Sunday 21 February is UN International Mother Language Day. To mark this event the Africa Educational Trust have written a post for the LSE International Development blog outlining why education in mother tongue languages is socially, economically and politically important to children across the world.
An innovative programme in Ugandan schools is showing how mother tongue languages can be harnessed to improve literacy standards among adults as well as strengthening primary school outcomes for children.
Language is a powerful and controversial force in education: this is 40th anniversary year of the Soweto riots triggered by imposition of an oppressor’s language on South African students.
For many children growing up in multi-lingual communities, there is pressure to start their education in the dominant regional or international language, leaving their mother tongue at the school gate. Yet the evidence is that this does not serve children well, and the Ugandan programme run by the Africa Educational Trust is challenging these assumptions.
Existing academic research (UNESCO 2011) has shown that instruction in the local or home language (L1) is important for the child’s cognitive, linguistic and academic performance. Further, it is better to allow a child to become highly proficient at basic skills in their home language, with six to eight years of academic instruction in this medium before engaging in academic work in a second language (L2).
Despite this evidence, the socio-political implications of language instruction means the controversy remains over education in local, mother-tongue language versus the dominant regional or international language.
Africa Educational Trust has confronted some of the underlying beliefs and attitudes in its work in bilingual education in the Mother Tongue Education Project in Northern Uganda.
Uganda has a complicated history in language education. As well as English, at various periods different regional languages and Kiswahili have been promoted as languages of instruction. Parental and community feelings about language of instruction were often inevitably linked to their own hopes for their children’s education. While some parents placed a social value on their local language, most parents’ primary concern was for their children’s economic well-being which they saw as being best served by being proficient either in English or Lugandan, the dominant regional languages.
Ugandan parents shared the views found in other bilingual communities such as in Peru or Vietnam (UNESCO 2008a), where a high value was placed on international languages, and local language instruction was seen to represent ‘second-class education’.
Convincing parents that local language instruction has practical benefits has been key to winning their support for its use in schools. So the Africa Educational Trust project has taken the innovative approach of incorporating adult education into the school mother tongue language programme. Northern Uganda as a region has the highest rate of adult illiteracy, largely the legacy of 20 years of conflict: most adults in this region never had the chance to attend school. The AET project gives parents the chance to attend literacy classes in their home language, learning alongside their children once a week at the government-run primary schools and also through classes at the community-run home learning centres.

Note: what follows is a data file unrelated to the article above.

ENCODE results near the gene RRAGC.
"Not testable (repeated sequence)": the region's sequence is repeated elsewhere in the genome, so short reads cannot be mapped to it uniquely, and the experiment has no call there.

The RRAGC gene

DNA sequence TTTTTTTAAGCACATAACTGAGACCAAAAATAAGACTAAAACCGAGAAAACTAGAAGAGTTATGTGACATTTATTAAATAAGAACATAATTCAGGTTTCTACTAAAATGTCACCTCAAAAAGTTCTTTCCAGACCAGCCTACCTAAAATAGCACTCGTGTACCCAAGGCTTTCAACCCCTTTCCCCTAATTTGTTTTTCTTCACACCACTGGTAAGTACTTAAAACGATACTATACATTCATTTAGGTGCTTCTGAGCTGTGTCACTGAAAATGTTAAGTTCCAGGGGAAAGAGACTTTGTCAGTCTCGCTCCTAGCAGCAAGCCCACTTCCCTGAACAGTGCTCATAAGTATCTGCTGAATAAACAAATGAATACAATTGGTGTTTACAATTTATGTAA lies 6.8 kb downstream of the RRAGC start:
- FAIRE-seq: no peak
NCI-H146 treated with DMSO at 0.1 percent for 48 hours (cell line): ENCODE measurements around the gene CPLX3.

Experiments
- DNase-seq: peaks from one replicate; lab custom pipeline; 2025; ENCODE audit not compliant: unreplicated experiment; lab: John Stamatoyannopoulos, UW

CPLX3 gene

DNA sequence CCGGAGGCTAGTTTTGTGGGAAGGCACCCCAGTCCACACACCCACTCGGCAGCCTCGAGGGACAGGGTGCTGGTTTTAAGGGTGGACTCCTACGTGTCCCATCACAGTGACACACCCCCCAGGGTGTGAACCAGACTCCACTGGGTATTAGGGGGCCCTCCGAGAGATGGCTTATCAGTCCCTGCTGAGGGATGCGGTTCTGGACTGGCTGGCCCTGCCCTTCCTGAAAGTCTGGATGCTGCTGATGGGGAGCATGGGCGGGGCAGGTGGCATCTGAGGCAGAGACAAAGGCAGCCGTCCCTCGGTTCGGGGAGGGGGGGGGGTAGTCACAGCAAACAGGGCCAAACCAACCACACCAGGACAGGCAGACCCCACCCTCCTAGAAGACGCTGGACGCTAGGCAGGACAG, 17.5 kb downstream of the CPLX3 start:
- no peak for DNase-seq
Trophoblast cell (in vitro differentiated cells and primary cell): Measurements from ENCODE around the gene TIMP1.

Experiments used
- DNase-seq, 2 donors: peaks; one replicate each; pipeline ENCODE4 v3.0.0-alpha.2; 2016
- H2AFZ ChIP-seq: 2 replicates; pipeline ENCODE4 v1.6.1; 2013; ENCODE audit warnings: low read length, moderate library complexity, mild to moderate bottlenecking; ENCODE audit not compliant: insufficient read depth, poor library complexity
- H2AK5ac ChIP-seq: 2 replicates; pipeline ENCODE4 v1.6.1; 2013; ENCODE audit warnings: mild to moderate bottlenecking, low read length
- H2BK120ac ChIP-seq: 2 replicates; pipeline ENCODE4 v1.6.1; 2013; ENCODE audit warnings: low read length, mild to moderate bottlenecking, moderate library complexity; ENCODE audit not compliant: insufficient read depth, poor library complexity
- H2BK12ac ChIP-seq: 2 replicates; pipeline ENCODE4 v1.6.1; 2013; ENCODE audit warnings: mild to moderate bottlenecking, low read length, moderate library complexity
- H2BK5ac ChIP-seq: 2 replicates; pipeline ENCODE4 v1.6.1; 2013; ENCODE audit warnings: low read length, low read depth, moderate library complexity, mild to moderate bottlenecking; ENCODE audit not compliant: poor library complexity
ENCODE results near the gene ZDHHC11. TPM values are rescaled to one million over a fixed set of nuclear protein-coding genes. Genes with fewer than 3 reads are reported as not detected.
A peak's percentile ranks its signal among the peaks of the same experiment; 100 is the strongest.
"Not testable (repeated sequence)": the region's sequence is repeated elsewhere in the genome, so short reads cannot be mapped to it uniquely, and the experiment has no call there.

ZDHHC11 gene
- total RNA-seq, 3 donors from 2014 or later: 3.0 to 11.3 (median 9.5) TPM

As a result newly literate and numerate parents can engage with local businesses, health care and education services: they see the immediate benefits of mother tongue language education which gives them confidence in the strategy for their children’s schooling.
This approach also strengthened ties between parents and teachers and increased parents’ involvement in their children’s education. A similar programme in Papua New Guinea (UNESCO 2008a), led to more parental input to produce more culturally relevant curricula and learning tools and materials.
While mother tongue education has not been a ‘silver bullet’ for all educational woes, it has made significant inroads into some major problems. It has led to higher enrolment and retention in schools in North Uganda, where the drop-out rate is among the highest in the country. In three years, schools using mother tongue as the medium of instruction have increased their overall enrolment by 35%, with a higher rate of 38% for girls, reflecting evidence that local language education is particularly important for girls (Benson 2010). Initial improvements in academic performance were observed, though further follow-up is needed to confirm long-term impacts on student’s performance.
In the face of these practical benefits, an evaluation after three years of the project found no resistance among parents, educators or local officials towards mother tongue language instruction, and support for the project to continue.
To hear more about parental involvement with mother-tongue and early childhood education, please register for Africa Educational Trust’s webinar with Dr. Alison Clark and Stellah Tumwebaze, Executive Director of LABE, taking place on Wednesday 24 February.